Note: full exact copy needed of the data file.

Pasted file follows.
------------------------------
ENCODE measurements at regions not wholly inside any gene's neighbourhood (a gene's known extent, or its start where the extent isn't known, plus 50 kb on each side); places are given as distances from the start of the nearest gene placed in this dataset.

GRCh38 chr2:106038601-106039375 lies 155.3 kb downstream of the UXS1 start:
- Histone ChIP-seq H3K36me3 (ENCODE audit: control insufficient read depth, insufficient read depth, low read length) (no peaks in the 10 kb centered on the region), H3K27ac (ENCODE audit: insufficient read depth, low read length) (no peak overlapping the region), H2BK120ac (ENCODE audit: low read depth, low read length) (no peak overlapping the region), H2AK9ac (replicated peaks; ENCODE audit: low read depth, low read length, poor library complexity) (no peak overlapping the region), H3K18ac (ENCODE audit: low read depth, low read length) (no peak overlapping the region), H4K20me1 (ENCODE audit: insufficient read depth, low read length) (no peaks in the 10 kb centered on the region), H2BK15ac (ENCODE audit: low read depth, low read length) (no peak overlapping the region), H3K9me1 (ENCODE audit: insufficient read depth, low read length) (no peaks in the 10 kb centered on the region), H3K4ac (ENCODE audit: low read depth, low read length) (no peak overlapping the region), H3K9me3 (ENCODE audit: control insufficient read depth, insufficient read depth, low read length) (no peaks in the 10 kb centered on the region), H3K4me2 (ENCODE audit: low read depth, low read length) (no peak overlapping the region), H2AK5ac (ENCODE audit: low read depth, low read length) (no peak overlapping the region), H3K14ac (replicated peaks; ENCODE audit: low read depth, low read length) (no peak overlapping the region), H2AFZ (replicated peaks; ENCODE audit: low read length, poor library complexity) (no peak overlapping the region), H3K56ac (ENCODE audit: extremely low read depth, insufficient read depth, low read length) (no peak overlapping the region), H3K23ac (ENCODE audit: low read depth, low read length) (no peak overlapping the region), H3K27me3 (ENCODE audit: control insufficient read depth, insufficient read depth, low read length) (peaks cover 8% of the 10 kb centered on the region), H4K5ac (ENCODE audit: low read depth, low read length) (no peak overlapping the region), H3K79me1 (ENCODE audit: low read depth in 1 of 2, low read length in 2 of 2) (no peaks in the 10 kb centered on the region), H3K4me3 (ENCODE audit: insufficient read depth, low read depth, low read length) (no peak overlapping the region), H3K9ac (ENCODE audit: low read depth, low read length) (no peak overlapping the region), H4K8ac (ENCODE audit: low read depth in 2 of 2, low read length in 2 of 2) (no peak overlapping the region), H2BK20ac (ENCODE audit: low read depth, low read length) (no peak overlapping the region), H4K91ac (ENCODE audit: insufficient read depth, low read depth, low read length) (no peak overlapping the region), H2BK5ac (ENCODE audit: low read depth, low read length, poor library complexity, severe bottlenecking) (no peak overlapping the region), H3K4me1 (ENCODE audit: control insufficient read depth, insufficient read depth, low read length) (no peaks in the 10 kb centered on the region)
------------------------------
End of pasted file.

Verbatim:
ENCODE measurements at regions not wholly inside any gene's neighbourhood (a gene's known extent, or its start where the extent isn't known, plus 50 kb on each side); places are given as distances from the start of the nearest gene placed in this dataset.

GRCh38 chr2:106038601-106039375 lies 155.3 kb downstream of the UXS1 start:
- Histone ChIP-seq H3K36me3 (ENCODE audit: control insufficient read depth, insufficient read depth, low read length) (no peaks in the 10 kb centered on the region), H3K27ac (ENCODE audit: insufficient read depth, low read length) (no peak overlapping the region), H2BK120ac (ENCODE audit: low read depth, low read length) (no peak overlapping the region), H2AK9ac (replicated peaks; ENCODE audit: low read depth, low read length, poor library complexity) (no peak overlapping the region), H3K18ac (ENCODE audit: low read depth, low read length) (no peak overlapping the region), H4K20me1 (ENCODE audit: insufficient read depth, low read length) (no peaks in the 10 kb centered on the region), H2BK15ac (ENCODE audit: low read depth, low read length) (no peak overlapping the region), H3K9me1 (ENCODE audit: insufficient read depth, low read length) (no peaks in the 10 kb centered on the region), H3K4ac (ENCODE audit: low read depth, low read length) (no peak overlapping the region), H3K9me3 (ENCODE audit: control insufficient read depth, insufficient read depth, low read length) (no peaks in the 10 kb centered on the region), H3K4me2 (ENCODE audit: low read depth, low read length) (no peak overlapping the region), H2AK5ac (ENCODE audit: low read depth, low read length) (no peak overlapping the region), H3K14ac (replicated peaks; ENCODE audit: low read depth, low read length) (no peak overlapping the region), H2AFZ (replicated peaks; ENCODE audit: low read length, poor library complexity) (no peak overlapping the region), H3K56ac (ENCODE audit: extremely low read depth, insufficient read depth, low read length) (no peak overlapping the region), H3K23ac (ENCODE audit: low read depth, low read length) (no peak overlapping the region), H3K27me3 (ENCODE audit: control insufficient read depth, insufficient read depth, low read length) (peaks cover 8% of the 10 kb centered on the region), H4K5ac (ENCODE audit: low read depth, low read length) (no peak overlapping the region), H3K79me1 (ENCODE audit: low read depth in 1 of 2, low read length in 2 of 2) (no peaks in the 10 kb centered on the region), H3K4me3 (ENCODE audit: insufficient read depth, low read depth, low read length) (no peak overlapping the region), H3K9ac (ENCODE audit: low read depth, low read length) (no peak overlapping the region), H4K8ac (ENCODE audit: low read depth in 2 of 2, low read length in 2 of 2) (no peak overlapping the region), H2BK20ac (ENCODE audit: low read depth, low read length) (no peak overlapping the region), H4K91ac (ENCODE audit: insufficient read depth, low read depth, low read length) (no peak overlapping the region), H2BK5ac (ENCODE audit: low read depth, low read length, poor library complexity, severe bottlenecking) (no peak overlapping the region), H3K4me1 (ENCODE audit: control insufficient read depth, insufficient read depth, low read length) (no peaks in the 10 kb centered on the region)